The organic concept and the idea of being close to nature are central to both times: Conceptions of a new inclusion of man in a larger order to make both the planet and the humans thrive. Where – at that time – humanism and human equality in particular were emphasized, the foundations today have been extended to include the planetary and the great interplay of all life. In the attempt to look ahead, one must also look back. The mythic, legendary and spiritual ideas appear in both eras as an inspiration and an expansion of the universe of thoughts.
It is the role of art to capture the weak signals of what is on the way. With an echo from the early 1900s, the signals can be amplified and deepened.
The Residency Programme for “Times of Change”:
More than any other artistic concept the Gesamtkunstwerk can be said to be reflective of the different European notions of culture from the middle ages to now. It has always been attached to Utopia, and Utopia has always been a force behind the western history of culture, and it has influenced both new and old worldviews. It was true after the French revolution and it was true in the time around the first world war, and it is true today, where populism, identity policies, digitization and climate changes shake the foundation of the world we know.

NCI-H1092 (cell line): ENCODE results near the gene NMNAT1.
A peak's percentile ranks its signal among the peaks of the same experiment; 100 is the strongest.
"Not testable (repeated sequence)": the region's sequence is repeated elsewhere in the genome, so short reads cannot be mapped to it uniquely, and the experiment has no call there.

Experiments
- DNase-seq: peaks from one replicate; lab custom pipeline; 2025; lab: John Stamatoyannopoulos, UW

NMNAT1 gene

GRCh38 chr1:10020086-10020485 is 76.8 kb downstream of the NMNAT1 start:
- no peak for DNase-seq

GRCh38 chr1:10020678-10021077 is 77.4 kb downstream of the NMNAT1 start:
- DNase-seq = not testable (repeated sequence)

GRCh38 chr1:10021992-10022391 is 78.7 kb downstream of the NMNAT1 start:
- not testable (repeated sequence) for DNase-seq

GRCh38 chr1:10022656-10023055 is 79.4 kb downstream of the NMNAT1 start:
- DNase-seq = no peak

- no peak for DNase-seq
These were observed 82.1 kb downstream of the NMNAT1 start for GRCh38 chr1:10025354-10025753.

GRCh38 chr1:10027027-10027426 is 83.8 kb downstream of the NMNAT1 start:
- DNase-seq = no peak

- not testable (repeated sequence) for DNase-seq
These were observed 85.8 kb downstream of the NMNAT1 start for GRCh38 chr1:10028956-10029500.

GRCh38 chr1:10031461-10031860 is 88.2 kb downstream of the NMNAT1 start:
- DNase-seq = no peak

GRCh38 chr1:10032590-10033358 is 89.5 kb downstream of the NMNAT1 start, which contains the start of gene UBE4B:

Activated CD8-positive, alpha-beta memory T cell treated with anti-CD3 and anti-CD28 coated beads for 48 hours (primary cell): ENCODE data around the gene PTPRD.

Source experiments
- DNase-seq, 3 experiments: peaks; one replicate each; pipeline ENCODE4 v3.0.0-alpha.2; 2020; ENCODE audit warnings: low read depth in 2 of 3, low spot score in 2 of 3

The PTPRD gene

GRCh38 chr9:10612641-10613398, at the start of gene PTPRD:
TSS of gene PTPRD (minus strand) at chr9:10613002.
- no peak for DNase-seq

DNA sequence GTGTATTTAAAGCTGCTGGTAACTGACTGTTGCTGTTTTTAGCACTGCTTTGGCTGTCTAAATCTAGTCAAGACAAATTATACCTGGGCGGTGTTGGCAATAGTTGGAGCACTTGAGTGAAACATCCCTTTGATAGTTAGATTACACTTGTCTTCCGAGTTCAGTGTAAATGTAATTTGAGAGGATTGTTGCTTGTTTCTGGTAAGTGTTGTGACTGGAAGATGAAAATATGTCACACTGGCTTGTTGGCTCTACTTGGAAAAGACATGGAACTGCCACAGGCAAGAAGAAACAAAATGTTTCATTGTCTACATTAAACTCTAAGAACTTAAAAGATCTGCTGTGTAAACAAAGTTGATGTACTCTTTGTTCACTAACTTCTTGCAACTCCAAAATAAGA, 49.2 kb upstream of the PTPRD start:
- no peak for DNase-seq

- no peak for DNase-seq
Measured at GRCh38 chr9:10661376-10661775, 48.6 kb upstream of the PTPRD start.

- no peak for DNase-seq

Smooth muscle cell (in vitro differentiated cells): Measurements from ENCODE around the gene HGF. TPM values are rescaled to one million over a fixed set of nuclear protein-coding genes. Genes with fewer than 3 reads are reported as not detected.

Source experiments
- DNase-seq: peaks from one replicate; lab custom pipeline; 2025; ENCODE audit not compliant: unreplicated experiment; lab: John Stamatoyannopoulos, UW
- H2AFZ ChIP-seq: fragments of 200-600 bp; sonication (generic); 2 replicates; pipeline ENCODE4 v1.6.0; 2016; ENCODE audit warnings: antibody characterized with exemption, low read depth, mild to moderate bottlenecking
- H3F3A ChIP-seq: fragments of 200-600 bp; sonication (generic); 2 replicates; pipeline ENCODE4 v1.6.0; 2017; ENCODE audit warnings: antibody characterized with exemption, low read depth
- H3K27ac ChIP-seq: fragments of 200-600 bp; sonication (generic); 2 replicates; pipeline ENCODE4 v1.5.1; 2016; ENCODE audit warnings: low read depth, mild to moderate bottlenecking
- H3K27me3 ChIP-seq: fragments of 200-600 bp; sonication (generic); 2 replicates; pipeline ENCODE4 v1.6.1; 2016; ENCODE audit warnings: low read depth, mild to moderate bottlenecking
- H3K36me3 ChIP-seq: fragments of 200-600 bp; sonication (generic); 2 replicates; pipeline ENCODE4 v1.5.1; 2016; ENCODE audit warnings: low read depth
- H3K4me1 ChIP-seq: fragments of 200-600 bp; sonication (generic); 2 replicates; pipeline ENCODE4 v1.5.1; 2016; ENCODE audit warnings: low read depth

So, what could have been more obvious than gathering five artists from varying branches of art and letting them focus on and work with the conflicts that influenced the world in the beginning of the twentieth century, and compare them to the changes in our time, through the Gesamtkunswerk.
The project is created with funding by Carl Nielsen and Anne Marie Carl-Nielsen’s grant, and uses the two danish artists’ artworks as inspiration.
Read more about the artists here
Anne Marie Carl-Nielsen og Carl Nielsen
Carl Nielsen and Anne Marie Carl-Nielsen are, with their international caliber and careers, at the center of danish art in the time around the year 1900. The great works of art that they both created in their time, have an artistic position, which is more relevant today than ever.
As a married couple they attempted a modern marriage in a time, where the first steps towards the ideal of women’s lib had only just been taken. They matured as artists in a time, where the fight for a true democracy, which originated from the farming class and folk high schools, reached its peak with the change of the political system in 1901. Everything was changing: Agriculture began a process of industrialization, cities grew, and technology became increasingly present in everyday life. And in Europe a major conflict was brewing, a conflict which, when it erupted in 1914, threw the entire European world order into a state of chaos that knocked down Monarchies and fostered a bloody revolution.
In contemporary art boundaries are more fluent than ever – literature merges with visual arts, sound can be used sculpturally, mediums are being mixed. It is our wish that the five international artists from different mediums will create one or more artworks together which take bearings of an uncertain future.
We seek an artistic expression that is avant-garde in its intrepidity towards change yet rooted in tradition and relevant to a broader public.